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Fan Bingbing Is the Star of Our Fashion Fantasy

By Renée Batchelor

Fan Bingbing in Viktor & Rolf dress (from Spring/Summer ’19 Haute Couture).
 
Liu Zongyuan
Fan Bingbing in Viktor & Rolf dress (from Spring/Summer ’19 Haute Couture).

It is likely that your frame of reference to Fan Bingbing, would depend largely on the lens by which you are viewing her. If you are from the mainstream movie-going public, you may know the actress from her English language role as Blink in “X-Men: Days of Future Past”. If you’re a fan of couture and European film, you might know Fan as a fixture on the red carpet of the Cannes and Venice film festivals — she was on the Cannes jury in 2017 — in dramatic, show-stopping gowns that somehow never seem to wear her. 

At our photoshoot in Beijing, Fan models exquisite pieces from Alexander McQueen, as well as stunning, voluminous couture from the archives of brands like Viktor & Rolf and Iris van Herpen, pulled out by celebrity stylist Min Rui. To say she is a professional is an understatement, as there is a grace and resplendence in which she carries off these gowns. Fan has an old school glamour about her that makes you stop and take notice. In photographs she is magnetic. She is also a hard worker — modelling for the T Singapore shoot late into the evening and giving it her 100 per cent effort with nary a complaint. When it comes to personal style, Fan’s advice is measured but sage. “There are no rules to fashion. Fashion is always changing. Rather than following trends and footsteps, why not establish one that is your own? When it comes to curating your own personal style, it also requires a thorough understanding of yourself,” says Fan. 

And if you’re a beauty-lover, perhaps you know Fan as a beauty icon. With her perfectly proportioned oval face, flawless complexion, limpid eyes and lustrous black mane, Fan is considered an ideal face not just in her native China, but in the wider world. In the past she was a L’Oréal spokesperson. Today, she has her own beauty brand, Fan Beauty, that is sold online, as part of China’s booming live streaming e-commerce industry. The self-professed skincare addict has allegedly sold 110,000 face masks in under four minutes. Such is the star power of the beguiling actress.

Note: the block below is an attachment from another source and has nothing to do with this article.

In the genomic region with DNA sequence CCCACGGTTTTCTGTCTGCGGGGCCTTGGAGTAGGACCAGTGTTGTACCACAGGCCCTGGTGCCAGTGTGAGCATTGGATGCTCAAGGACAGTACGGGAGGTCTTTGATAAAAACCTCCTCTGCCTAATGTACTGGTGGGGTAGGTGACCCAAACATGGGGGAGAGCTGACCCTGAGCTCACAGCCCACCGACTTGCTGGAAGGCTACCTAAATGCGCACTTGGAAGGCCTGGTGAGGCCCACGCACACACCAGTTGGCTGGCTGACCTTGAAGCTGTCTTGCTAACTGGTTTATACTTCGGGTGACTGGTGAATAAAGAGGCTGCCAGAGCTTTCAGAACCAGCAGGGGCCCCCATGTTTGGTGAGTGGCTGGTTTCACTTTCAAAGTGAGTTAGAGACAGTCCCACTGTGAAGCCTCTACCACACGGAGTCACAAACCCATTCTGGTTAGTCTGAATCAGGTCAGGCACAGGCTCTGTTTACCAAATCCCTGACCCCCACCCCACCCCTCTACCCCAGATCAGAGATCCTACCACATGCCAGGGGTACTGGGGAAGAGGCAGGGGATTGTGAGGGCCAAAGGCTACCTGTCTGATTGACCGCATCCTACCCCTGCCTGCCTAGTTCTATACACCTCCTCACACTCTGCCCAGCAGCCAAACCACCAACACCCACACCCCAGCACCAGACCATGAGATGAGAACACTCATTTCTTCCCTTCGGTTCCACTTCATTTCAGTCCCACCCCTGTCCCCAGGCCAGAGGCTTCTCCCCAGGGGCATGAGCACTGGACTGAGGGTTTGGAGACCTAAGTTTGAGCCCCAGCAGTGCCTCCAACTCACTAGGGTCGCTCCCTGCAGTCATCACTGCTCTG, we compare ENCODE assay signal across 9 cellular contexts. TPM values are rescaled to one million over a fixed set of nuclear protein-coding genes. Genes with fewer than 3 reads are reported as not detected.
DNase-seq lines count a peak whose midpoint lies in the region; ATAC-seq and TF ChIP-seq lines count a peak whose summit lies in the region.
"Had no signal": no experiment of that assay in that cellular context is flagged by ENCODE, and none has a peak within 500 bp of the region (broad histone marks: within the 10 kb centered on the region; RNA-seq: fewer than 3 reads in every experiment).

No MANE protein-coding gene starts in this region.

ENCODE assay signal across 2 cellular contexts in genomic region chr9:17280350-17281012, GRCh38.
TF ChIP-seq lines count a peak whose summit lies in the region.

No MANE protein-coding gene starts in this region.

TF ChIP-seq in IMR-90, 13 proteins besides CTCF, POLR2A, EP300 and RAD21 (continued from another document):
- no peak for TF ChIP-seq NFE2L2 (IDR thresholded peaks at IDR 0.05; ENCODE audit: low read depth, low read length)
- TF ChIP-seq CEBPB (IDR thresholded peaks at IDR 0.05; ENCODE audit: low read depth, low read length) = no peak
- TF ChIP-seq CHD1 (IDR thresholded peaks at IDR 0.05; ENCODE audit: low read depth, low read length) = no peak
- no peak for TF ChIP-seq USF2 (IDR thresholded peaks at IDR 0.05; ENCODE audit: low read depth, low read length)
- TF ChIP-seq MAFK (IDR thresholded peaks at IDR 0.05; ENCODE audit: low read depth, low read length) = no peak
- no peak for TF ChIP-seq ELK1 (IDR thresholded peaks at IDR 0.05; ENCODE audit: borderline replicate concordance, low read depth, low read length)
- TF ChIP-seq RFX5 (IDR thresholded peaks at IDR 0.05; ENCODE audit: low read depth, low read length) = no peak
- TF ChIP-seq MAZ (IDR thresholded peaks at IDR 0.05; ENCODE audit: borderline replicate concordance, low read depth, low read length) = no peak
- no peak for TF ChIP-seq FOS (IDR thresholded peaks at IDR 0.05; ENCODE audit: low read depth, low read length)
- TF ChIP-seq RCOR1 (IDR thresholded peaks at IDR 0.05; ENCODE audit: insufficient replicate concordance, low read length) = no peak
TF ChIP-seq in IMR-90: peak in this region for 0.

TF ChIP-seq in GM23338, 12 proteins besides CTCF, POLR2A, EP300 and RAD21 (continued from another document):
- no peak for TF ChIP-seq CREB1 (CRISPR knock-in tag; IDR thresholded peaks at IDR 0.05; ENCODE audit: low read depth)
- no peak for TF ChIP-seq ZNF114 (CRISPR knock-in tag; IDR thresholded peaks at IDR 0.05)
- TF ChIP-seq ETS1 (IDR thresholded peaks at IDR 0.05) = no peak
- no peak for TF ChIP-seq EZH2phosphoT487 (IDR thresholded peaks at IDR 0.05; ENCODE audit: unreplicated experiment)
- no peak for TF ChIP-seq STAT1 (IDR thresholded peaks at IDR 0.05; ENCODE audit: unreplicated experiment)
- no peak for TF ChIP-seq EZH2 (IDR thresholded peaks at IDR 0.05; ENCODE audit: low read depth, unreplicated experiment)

But before she became known for all of these pursuits, Fan began her career as an actress. In fact it is arguable that she is one of the most popular actresses in China today. She made her debut in 1996 (aged 15) in the television series “Powerful Women” and at first played mainly supporting roles, until she was cast in a leading role in Feng Xiaogang’s 2003 movie “Cell Phone”. The movie “Lost in Beijing” (2007) cemented her as an actress of note. There was acclaim for her performance and the film was even initially banned in China for its multiple sex scenes, before a heavily edited version was shown. Another role in “I Am Not Madam Bovary” (2016) saw her take on the role of a village woman who fights against bureaucracy in a battle with her former husband. 

When it comes to picking roles, the process is conscious, but not always deliberate for Fan. 

“There is no fixed manner. It still requires you to understand the story and ultimately it depends on whether you fall in love with the character when you first get exposed to her. And this shapes how you dedicate your time to grooming or shaping her personality, and live her life,” says Fan. Not one for fail-safe roles, she says she does not likes repetition. “I would often have something different for my characters to bring to the table, which, at times, would make many [people] shocked. But this is what I think is interesting, meaningful and different for my audiences,” says Fan.